Business tips

10 things to know about NFC contactless payments.

By Ryan on
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Thanks to a technology known as near-field communications (NFC), it is possible for customers to make payments either via a smartphone or a chip-enabled credit card without the merchant ever needing to handle their card. The magic happens via either a digital wallet application like Apple Pay or Samsung Pay on the customer’s mobile device or a chip that is embedded into a physical card. NFC contactless payments are not only effortless in their execution, they are also safe and secure. Therefore, it is no wonder that they gain more popularity with U.S. shoppers with each passing year.

The ease of use is quite apparent to buyers, but merchants are also discovering how modern technology is making the contactless payment experience as smooth as silk. The same small NFC-equipped card reader that a buyer “taps” with their chip card can also contain software that interfaces with both Apple and Android smartphones. As a result, customers get the payment flexibility they desire, and sellers are rewarded with return visits from these satisfied individuals. In addition, sellers can breathe easier knowing that their systems are PCI-compliant with the data security standards that have been set forth by the payment card industry.

In addition to being easy to use, the security of NFC contactless payments is unparalleled. This is because each transaction is a separate entity unto itself, making fraud infinitely more difficult to carry out. When a customer places their card near a contactless reader, a single-use token is created that represents the person’s unique credit card information. Once the verification and authorization process is completed, the token becomes null and void. In a similar way, a buyer’s credentials are protected when they make contactless payments using a smartphone that is equipped with a digital wallet application. However, when using a digital wallet, even more verification is required — via a signature, PIN, or even biometric identification.

Anyone who has languished in a long checkout line knows how endlessly the payment process can drag on. No doubt, it seemed like hours were passing as the customers ahead of you fumbled for their cash or cards or agonized over writing a check. Fortunately, contactless technology is turning the formerly slow shuffle at the register into a steady trot. In fact, the process takes about half as much time as a traditional credit card purchase.

These benefits are not lost on shoppers. Although U.S. consumers took some time to embrace NFC contactless technology at first, its popularity is now skyrocketing. Considering that virtually everyone carries their mobile phones with them and more and more Americans are getting NFC cards, this trend will only continue in the years to come.

NFC contactless readers use encryption to keep customers’ information secure. This involves transforming information into a format that looks like gibberish to anyone who does not have the means to decode it. Encrypted data is then “tokenized” or transformed into a randomly generated, algorithmic representation of a customer’s credit card account number. This token can be stored in digital wallets, in point-of-sale solutions, or can be used in ecommerce systems to prevent the sensitive information on the card from being exposed to fraud. If you’re partnering with a reputable merchant services provider, they’ll be offering you solutions that utilize the latest in encryption and tokenization to keep you in compliance with the payment card industry’s digital security standards and protected from liability.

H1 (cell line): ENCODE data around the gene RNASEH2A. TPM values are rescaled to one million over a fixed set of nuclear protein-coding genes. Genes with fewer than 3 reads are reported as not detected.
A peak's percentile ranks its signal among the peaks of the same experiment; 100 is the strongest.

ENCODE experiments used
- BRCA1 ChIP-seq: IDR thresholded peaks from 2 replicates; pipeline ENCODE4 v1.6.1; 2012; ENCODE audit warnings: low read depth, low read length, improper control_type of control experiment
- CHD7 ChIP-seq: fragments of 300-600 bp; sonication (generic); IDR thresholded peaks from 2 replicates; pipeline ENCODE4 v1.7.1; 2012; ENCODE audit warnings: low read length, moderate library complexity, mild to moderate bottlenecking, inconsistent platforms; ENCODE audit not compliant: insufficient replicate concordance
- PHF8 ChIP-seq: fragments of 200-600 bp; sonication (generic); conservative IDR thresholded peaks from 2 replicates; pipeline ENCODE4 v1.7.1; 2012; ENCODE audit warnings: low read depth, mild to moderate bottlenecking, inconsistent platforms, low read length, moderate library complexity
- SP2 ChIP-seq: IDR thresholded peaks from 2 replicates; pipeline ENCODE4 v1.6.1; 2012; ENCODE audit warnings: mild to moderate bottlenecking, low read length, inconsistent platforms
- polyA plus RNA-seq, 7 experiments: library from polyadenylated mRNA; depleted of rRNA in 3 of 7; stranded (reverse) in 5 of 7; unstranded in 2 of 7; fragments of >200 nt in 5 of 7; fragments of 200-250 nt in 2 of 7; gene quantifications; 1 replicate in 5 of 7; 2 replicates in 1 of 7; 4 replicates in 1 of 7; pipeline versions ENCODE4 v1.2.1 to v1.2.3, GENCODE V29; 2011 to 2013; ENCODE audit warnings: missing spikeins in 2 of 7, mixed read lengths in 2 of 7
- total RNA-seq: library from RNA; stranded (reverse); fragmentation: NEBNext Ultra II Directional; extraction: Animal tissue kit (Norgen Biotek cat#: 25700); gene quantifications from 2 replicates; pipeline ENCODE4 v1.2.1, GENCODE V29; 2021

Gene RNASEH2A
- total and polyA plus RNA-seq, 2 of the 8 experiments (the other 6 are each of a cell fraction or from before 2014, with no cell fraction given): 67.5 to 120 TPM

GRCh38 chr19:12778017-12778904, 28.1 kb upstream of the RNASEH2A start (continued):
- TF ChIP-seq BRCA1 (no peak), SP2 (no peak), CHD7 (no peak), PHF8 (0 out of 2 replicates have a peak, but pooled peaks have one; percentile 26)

Although the individual time savings that each customer realizes at the register is only a matter of a few seconds, everyone wins with NFC contactless payments. For one thing, customers are able to go on with their lives more quickly. Meanwhile, from the merchant’s point of view, a day’s worth of these minor gains can add up over time.

When customers were first introduced to the idea of contactless payments, many people wondered if the information stored in digital wallets could be surreptitiously stolen by fraudsters. For instance, could a criminal stealthily place a reader in close proximity to a phone equipped with Apple Pay or Android Pay and thereby initiate a payment? As it turns out, this is not possible. For one thing, the wallet and the reader must be in very close proximity to each other. More importantly, the contactless process requires authentication with a PIN or fingerprint, something that a fraudster could not easily provide.

However, let’s say the worst happens and a hacker somehow obtains the information that has been tokenized. Because tokens are used only once and are then destroyed, there is no danger of a consumer experiencing long-term, serious consequences.

Of course, there are still many buyers who insist on continuing to make payments using cash or magstripe credit cards. It may be quite some time before everyone recognizes the processing speed and security advantages involved in utilizing NFC contactless payments. Fortunately, modern systems are nimble and can easily evolve according to individual customer needs.

Even when customers visit drive-through environments and pay for products and services on the fly, they are seeing a significant streamlining of the payment process. In a world where every minute seems to count and patience is at a premium, even the savings of a few seconds can turn into an important advantage.

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